Research Suggests That Strong Female Friendships Are Good for Health

It’s no longer up for debate how important these relationships are.

The good feelings we get after having a lunch with friends or after a long phone conversation with a pal aren’t nothing, according to health researchers. Apparently, having close friends can change how we age – more specifically they can make our lives better. Female friendships can help see us through illness, can help us navigate careers, and can even change the physical realities of aging for better.

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Research over the course of decades is now revealing that a number of factors can determine health risks as people get older. Some of the most commonly assessed are lifestyle (like smoking or diet) and family medical history. But, the study of female health is now showing that friends benefit women in ways that no one anticipated.

The Nurses’ Health Study (or NHS) began in 1976, with just over 120,000 nurses taking part in 11 states and continues today. It is the largest study of women’s health factors and has addressed a variety of diseases. Questionnaires at regular intervals recorded the nurses’ smoking, contraceptive use, and later diet and social habits as the study evolved over time.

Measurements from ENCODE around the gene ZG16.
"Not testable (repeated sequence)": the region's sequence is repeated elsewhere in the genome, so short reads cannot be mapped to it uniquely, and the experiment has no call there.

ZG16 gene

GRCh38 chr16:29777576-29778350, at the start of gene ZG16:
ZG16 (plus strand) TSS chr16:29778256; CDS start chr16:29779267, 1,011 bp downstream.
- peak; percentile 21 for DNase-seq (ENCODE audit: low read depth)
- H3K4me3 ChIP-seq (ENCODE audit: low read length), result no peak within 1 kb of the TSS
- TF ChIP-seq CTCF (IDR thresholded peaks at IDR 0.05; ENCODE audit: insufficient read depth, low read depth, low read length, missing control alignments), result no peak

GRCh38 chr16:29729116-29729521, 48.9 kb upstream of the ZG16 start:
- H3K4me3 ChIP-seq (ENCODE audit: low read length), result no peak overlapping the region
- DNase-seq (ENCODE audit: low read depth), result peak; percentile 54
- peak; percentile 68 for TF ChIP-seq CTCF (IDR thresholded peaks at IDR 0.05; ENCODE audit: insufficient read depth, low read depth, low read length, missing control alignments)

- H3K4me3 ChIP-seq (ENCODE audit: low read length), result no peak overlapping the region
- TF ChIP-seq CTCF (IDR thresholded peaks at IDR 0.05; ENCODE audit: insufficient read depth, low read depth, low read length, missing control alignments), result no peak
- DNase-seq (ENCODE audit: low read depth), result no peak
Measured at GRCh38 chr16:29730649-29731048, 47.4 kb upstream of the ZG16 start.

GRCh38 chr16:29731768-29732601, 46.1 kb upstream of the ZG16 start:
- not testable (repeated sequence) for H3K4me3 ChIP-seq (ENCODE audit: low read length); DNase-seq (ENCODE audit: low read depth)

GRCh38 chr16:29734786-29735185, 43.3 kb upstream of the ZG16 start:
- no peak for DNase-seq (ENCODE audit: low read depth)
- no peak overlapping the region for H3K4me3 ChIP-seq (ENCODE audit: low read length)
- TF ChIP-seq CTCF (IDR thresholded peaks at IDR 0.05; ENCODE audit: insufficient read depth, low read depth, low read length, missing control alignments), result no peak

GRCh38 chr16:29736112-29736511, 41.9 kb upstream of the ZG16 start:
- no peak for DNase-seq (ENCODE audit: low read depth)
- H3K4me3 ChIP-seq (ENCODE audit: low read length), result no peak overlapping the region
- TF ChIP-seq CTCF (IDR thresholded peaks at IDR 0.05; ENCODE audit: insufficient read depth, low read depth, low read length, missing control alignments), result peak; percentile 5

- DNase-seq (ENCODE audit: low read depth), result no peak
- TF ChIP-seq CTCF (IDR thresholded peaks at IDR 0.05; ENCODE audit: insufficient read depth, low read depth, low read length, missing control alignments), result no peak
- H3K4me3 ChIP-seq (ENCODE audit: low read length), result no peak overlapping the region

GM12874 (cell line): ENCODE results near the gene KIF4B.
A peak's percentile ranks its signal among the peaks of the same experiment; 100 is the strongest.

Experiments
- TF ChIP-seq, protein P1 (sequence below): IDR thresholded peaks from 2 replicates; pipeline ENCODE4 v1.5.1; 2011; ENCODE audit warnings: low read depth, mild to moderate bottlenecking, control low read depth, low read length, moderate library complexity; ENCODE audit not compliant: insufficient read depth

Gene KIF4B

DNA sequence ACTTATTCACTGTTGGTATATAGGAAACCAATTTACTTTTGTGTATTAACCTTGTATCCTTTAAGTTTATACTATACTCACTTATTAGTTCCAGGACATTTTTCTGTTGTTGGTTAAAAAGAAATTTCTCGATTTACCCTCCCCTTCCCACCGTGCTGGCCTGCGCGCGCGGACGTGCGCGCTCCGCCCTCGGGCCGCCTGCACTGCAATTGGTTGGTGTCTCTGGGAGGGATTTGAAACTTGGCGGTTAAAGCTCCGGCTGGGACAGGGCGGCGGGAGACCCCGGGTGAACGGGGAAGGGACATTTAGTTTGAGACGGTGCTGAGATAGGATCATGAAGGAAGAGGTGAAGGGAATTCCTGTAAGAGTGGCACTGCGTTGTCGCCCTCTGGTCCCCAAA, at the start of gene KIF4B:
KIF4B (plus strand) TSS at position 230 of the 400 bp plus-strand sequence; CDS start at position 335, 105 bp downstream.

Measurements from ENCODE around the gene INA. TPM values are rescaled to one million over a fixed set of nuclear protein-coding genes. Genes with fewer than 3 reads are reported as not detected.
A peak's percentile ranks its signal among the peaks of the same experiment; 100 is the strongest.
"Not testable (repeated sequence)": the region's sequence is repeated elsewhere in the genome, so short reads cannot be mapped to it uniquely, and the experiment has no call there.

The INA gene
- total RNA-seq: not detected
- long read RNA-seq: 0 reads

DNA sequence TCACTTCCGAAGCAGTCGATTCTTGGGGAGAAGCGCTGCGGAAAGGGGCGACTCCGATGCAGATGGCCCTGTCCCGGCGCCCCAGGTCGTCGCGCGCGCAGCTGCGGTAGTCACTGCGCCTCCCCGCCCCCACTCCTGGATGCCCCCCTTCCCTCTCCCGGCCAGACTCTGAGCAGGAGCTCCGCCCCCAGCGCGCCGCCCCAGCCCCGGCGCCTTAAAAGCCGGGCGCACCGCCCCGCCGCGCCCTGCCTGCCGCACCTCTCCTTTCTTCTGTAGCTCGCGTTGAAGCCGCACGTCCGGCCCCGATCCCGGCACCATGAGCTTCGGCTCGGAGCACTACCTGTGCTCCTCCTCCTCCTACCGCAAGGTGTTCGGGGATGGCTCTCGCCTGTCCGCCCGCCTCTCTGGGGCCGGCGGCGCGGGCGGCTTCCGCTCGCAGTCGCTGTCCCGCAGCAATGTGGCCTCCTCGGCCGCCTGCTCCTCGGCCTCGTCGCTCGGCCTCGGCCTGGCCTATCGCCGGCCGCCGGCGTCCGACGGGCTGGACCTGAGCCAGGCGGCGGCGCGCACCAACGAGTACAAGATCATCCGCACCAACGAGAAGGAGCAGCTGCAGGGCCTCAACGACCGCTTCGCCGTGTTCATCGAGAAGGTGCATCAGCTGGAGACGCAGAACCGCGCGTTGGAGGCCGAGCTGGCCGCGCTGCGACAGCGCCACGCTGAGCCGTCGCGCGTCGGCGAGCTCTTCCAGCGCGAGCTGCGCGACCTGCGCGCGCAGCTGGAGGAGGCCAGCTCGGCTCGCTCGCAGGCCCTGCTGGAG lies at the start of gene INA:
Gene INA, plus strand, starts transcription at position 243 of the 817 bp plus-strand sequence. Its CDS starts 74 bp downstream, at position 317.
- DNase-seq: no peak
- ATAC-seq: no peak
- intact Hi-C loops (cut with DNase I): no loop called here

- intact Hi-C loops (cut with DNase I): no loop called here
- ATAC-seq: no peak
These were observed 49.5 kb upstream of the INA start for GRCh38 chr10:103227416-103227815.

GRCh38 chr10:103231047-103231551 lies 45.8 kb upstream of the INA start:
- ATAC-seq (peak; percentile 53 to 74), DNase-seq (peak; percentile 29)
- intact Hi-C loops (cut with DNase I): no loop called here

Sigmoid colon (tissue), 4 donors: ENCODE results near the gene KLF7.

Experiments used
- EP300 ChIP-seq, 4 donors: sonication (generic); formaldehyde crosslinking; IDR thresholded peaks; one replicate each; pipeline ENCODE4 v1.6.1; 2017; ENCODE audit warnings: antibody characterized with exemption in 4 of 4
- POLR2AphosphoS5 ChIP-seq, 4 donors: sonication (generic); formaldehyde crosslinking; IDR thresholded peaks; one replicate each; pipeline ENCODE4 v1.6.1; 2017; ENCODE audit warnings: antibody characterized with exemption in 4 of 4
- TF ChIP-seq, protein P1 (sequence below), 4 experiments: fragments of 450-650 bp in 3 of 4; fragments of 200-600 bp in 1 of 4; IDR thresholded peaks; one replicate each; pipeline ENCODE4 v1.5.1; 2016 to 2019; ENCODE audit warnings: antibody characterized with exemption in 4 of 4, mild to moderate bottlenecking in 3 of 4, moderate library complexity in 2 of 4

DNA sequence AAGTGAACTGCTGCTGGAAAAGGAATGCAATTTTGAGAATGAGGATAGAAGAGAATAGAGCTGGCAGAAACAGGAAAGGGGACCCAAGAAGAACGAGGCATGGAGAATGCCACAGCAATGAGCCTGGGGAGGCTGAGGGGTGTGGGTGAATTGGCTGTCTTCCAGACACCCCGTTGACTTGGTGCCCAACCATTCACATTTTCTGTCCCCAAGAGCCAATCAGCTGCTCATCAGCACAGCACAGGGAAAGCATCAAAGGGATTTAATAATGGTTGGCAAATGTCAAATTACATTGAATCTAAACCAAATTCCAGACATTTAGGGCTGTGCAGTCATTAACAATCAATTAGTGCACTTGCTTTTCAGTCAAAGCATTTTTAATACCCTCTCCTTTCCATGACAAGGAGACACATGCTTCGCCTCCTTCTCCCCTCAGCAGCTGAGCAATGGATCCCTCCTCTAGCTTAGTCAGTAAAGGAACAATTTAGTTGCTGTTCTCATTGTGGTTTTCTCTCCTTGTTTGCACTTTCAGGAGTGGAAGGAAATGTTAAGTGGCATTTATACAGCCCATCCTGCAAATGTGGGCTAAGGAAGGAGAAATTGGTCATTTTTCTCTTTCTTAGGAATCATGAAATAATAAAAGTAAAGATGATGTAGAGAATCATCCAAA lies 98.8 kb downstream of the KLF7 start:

The questionnaires are still mailed out periodically and data is still being added to this decades old program that is changing how we think about aging. For instance, the NHS study so far has found that in their participants, exercise can reduce the occurrence of rheumatoid arthritis by 33%.

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The NHS also found that having at least one close female friend improved health, and more friends were better, as long as the relationships were high-quality.

A 2000 UCLA study examined the fight-or-flight responses in women and found that the release of oxytocin in the brain from activities like breastfeeding helped to curbed the fear response. Likewise, female friendships also increase the release of this important feel good brain chemical, leading to increased survival overall and a better quality of life. This process is counteracted by testosterone in men, so they don’t receive the same chemical benefits as women do from friendship.

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Other studies have examined the effect of loneliness on health and aging and have found that it can be a determinant of health status. Social isolation and loneliness can be as bad as smoking on one’s health! One study even found that having strong social interactions could also help prevent some disabilities.

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Later in life strong female friendships have been shown to increase happiness, decrease depression, and have a positive effect. So don’t hesitate to spend more time with female friends, as their friendship is most likely improving your life in ways you can’t immediately see. And, the effects on health are particularly important as we decline in health or lose our spouses.

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